Q: What is your stance on the Mountain Valley Pipeline?

A: I do not think that the Mountain Valley Pipeline is good for our region. It does not bring jobs to our region, it does not reduce the cost of natural gas in our region, and it is impeding on our citizens’ land through land acquisition and em- inent domain. It has the potential of affecting the beautiful Appalachian landscape that we have through building a pipe- line right through it.

Q: What message are you trying to convey to con- stituents through your cam- paign?

A: If our legislators listen to and work with our community, then we can revitalize Appalachia. What we have seen is that when our Appala- chian communities work together, they can be in- novative and they can do great things. As legislators we need to harness those skill sets, that energy, and that innovation and help Appalachian communi- ties be more successful.

Gearing up for Local Elections


Article Written by Vicki Daguerre

What to know about the 8th Delegate District vote:

In November, 2017 the 8th Delegate Dis- trict of VA, and all oth- er Districts Common- wealth-wide, will hold an election. Incumbent, Greg Habeeb will be chal- lenged for the rst time since he was elected to of ce in 2011.

His opposition will be chosen through a pri- mary process and will either be Democrat Bryan Keele or Steve McBride. In the weeks that follow, the Brackety-Ack will do an in depth special on all candidates.

The 8th District rep- resents 80,685 citizens as of the 2010 census. The citizens in the District identify as 91.7% White, 4.5% Black, 2.1% Asian and .5% American Indian. 78.3 % of the population throughout the District is of voting age; 18 years of age or older. The siz- able district represents citizens throughout Craig County, the City of Sa- lem, part of Montgomery County and part of Roa- noke County.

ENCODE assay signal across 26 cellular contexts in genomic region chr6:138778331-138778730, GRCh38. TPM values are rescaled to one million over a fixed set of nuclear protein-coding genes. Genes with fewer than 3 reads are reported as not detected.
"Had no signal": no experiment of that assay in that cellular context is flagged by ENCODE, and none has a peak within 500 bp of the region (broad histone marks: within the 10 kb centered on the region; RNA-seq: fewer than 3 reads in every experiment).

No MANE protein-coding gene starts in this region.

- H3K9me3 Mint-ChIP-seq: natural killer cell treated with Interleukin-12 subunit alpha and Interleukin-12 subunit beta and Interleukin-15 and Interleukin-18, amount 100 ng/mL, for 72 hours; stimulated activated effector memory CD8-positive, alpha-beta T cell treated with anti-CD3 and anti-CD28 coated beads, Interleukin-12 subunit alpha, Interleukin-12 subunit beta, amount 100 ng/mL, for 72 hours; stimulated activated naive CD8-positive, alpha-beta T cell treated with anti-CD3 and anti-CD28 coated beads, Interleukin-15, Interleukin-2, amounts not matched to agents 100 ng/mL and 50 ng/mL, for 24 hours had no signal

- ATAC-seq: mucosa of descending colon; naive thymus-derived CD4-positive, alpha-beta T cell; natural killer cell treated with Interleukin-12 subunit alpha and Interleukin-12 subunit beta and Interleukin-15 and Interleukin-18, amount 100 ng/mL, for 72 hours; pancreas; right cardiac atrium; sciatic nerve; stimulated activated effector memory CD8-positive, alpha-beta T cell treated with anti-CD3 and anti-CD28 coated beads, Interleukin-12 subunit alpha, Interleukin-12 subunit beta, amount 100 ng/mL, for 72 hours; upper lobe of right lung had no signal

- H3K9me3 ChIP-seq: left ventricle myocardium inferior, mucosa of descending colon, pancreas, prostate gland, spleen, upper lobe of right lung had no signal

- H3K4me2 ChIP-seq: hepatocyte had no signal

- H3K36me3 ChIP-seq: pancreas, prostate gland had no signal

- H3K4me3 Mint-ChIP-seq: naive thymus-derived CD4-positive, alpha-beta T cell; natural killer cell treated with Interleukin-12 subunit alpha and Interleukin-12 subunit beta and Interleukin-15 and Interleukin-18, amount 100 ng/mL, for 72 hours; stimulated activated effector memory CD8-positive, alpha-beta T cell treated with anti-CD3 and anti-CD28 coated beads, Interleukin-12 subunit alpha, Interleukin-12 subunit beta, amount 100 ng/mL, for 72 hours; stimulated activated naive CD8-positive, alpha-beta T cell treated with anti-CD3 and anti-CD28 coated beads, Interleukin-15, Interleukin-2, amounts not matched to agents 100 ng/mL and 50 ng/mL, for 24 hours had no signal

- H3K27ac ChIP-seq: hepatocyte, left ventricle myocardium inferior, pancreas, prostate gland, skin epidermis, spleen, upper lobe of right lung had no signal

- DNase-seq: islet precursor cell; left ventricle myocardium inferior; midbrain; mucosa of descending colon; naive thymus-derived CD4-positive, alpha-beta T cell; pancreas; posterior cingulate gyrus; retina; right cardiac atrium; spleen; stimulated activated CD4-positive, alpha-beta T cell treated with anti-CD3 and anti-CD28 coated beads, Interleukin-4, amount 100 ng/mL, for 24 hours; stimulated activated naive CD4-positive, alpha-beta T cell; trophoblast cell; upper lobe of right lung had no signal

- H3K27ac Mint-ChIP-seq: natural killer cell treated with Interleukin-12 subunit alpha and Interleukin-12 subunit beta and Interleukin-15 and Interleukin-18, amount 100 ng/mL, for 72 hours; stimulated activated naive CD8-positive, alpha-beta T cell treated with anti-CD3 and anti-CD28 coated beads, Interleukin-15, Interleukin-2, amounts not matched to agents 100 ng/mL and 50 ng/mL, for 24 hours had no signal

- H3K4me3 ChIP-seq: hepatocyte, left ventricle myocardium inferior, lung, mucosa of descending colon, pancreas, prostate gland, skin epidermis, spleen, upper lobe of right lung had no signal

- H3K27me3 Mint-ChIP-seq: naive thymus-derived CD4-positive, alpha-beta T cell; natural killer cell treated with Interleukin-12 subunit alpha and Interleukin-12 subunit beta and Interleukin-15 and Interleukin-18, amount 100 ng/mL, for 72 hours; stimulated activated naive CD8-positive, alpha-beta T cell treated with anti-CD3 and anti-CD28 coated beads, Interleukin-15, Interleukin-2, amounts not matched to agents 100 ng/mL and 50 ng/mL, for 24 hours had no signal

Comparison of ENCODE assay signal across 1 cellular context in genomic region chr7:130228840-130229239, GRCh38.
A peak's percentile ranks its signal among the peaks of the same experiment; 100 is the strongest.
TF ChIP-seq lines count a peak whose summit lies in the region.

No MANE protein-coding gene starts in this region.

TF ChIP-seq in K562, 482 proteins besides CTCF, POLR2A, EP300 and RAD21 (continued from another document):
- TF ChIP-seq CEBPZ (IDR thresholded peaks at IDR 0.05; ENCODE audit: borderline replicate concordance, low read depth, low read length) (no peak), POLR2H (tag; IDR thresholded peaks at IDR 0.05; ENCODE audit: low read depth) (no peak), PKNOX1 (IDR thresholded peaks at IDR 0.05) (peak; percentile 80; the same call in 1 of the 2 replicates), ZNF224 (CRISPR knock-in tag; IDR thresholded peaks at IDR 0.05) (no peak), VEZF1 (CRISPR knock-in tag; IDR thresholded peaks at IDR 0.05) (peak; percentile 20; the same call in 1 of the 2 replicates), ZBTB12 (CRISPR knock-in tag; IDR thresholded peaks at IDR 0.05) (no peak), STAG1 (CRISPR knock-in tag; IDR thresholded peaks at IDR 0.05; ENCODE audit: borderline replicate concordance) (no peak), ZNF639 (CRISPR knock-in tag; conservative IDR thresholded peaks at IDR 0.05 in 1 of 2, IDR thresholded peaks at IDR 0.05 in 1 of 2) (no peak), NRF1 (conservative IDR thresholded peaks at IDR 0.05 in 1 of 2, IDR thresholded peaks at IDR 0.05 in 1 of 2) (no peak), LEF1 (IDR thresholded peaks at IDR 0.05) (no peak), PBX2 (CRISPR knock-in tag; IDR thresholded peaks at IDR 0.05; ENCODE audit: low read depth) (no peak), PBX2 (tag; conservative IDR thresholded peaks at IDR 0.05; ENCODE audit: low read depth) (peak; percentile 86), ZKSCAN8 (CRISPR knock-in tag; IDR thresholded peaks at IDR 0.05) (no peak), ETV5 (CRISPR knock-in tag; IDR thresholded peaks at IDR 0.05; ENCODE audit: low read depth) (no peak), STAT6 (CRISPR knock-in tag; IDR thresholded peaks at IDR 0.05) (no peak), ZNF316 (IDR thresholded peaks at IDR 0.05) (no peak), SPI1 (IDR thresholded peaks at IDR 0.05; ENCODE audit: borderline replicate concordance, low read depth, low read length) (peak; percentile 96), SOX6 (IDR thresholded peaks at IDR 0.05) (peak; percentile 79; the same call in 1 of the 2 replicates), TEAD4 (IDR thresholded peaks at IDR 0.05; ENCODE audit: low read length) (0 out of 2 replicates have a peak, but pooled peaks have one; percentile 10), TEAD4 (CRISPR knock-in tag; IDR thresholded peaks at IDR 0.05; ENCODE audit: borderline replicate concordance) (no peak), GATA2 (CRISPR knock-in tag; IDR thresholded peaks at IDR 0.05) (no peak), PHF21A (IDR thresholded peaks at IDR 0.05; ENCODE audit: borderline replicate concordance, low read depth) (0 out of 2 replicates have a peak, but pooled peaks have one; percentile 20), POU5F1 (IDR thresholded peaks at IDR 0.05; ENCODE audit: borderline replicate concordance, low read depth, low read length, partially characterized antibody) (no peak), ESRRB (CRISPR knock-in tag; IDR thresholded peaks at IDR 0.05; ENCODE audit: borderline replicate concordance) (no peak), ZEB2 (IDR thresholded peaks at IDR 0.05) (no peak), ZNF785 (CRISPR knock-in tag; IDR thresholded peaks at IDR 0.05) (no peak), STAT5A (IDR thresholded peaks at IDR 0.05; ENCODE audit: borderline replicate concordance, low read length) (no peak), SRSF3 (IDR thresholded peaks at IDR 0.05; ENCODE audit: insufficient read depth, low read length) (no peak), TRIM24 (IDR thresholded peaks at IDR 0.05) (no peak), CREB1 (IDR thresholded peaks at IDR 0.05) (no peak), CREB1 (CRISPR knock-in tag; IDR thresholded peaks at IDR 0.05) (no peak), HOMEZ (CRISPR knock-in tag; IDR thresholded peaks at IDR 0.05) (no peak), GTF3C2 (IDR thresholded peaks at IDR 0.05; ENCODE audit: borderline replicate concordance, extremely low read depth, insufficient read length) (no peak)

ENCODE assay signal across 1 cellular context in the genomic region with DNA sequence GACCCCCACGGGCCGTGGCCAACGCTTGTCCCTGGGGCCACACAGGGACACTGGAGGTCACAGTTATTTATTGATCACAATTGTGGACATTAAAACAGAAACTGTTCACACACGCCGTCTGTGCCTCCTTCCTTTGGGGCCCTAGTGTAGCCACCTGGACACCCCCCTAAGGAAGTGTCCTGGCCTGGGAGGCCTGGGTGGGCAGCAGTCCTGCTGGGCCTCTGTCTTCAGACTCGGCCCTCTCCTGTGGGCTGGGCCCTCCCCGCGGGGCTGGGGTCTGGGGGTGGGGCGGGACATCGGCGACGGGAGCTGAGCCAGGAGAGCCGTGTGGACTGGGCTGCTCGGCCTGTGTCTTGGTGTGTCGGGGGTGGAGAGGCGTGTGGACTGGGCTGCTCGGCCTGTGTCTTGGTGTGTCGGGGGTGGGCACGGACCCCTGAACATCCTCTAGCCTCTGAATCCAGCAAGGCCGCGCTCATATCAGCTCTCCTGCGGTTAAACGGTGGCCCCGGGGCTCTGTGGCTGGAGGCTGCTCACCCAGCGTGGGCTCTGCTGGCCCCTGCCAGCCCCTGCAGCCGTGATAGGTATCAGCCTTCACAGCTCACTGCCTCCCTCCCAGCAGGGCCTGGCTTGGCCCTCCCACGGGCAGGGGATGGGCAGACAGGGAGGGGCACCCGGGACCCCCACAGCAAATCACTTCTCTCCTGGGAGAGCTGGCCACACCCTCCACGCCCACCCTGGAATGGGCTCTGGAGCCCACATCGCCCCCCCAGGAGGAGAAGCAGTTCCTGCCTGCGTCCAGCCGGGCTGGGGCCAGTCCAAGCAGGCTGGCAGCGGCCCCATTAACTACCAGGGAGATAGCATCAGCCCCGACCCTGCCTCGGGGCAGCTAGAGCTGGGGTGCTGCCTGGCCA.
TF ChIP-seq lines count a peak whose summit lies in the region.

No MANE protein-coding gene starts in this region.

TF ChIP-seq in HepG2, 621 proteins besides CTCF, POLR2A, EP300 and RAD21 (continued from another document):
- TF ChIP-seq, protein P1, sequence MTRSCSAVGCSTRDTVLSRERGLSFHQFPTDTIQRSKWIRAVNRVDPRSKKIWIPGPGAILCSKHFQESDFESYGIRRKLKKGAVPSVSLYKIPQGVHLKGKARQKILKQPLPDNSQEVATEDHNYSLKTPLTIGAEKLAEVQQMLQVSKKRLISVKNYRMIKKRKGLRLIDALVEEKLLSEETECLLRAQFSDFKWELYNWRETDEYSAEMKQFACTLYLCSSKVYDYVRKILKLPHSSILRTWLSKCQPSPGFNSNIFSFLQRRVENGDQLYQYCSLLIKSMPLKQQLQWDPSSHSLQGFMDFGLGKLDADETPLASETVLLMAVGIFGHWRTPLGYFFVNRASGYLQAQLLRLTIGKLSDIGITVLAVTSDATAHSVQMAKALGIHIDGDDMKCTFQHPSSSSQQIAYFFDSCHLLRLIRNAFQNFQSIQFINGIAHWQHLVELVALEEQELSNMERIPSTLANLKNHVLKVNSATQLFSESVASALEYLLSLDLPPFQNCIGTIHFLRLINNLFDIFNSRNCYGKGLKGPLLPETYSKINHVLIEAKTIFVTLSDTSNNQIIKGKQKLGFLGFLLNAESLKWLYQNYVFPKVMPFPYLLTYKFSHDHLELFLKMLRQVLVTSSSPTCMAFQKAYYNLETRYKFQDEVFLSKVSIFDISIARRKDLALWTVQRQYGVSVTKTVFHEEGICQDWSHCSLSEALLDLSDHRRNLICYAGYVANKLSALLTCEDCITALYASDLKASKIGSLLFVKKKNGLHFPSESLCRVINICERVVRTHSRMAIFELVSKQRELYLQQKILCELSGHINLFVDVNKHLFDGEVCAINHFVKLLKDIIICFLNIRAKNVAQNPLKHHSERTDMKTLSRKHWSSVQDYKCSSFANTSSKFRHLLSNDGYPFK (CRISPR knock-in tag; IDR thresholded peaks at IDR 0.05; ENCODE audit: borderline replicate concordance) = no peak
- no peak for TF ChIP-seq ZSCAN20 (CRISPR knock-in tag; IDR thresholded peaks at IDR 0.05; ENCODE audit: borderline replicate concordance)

Delegates are ap- pointed to committees by the Speaker of the House of Delegates. The Speaker is elected by the House “in even-num- bered years for a two-year term.” The duties of the speaker include “assign-ing bills to committee” and “appointing members to the House standing committees.” The 2015 Delegate election con- tinued in a majority lead for the Republican party, Republicans held 66 seats and Democrats held 34.

In order to cast a ballot in the Common- wealth of Virginia a per- son must be registered to vote. Conveniently, for the college, the Salem City registrar is located very close to campus at 19 E. Clay Street. For reference, it is between the Mill Mountain Coffee parking lot and the on campus commuter park- ing lot. When registering to vote you will need to know your Social Secu- rity Number and your campus post of ce box.

Here’s how each of the candidates responded to some questions asked by The Brackety-Ack.

Virginia Governor Race Heating Up, Expect Tight Dem Primary, Polls Show



Article Written by Mackay Pierce

Many Roanoke College students may have expected a breather from elec- toral politics after the divisive presidential campaign of 2016. Those people may be out of luck, however, as every year is an election year in the Commonwealth, and currently Republican and Democratic candidates are competing for their party’s nomination to be Virginia’s next governor.